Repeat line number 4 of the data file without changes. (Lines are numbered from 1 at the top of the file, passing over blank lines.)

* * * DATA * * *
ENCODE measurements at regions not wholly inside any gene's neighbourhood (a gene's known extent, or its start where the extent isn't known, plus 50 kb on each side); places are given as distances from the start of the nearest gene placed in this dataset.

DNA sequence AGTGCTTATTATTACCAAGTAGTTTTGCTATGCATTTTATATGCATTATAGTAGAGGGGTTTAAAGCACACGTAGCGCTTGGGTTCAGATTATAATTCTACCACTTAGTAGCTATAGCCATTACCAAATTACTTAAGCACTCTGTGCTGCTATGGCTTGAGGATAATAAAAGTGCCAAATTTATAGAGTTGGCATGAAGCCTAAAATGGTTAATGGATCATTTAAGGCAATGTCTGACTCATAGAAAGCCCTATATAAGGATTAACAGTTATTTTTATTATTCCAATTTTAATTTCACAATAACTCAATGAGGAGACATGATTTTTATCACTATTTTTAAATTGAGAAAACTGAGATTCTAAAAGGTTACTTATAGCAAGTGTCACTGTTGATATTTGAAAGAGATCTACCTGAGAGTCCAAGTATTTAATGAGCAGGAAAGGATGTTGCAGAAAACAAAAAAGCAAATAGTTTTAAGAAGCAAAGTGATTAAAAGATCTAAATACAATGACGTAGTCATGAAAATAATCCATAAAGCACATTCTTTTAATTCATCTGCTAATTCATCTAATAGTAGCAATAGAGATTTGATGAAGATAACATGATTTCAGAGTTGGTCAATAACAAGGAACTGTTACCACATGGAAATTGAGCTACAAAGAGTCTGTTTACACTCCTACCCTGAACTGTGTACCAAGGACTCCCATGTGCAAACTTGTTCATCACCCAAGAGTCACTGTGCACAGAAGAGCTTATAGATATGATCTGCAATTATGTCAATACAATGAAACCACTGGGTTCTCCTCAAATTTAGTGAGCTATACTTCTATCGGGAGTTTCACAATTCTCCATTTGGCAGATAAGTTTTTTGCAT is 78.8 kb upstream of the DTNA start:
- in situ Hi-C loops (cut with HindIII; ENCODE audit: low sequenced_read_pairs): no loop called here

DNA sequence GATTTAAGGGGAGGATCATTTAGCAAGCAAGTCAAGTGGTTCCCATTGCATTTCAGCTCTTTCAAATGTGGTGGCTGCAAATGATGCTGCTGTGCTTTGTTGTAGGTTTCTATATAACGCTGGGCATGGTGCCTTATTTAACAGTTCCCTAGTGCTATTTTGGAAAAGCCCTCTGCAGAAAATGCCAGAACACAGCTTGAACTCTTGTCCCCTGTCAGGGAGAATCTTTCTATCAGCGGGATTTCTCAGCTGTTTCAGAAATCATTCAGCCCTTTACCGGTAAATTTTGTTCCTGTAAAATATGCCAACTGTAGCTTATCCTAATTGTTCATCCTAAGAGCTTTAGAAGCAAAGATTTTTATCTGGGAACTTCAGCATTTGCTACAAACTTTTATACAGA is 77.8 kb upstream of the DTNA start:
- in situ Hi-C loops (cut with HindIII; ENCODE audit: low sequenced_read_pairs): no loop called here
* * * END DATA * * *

DNA sequence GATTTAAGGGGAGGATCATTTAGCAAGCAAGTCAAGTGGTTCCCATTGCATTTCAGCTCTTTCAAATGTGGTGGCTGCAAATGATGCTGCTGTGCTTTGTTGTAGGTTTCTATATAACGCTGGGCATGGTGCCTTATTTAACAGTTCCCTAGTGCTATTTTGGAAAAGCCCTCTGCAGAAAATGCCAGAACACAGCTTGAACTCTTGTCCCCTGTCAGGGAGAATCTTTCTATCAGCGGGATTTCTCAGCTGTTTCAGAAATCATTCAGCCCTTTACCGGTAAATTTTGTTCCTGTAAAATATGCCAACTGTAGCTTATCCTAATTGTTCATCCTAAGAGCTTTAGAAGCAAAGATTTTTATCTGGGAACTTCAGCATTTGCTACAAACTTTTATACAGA is 77.8 kb upstream of the DTNA start: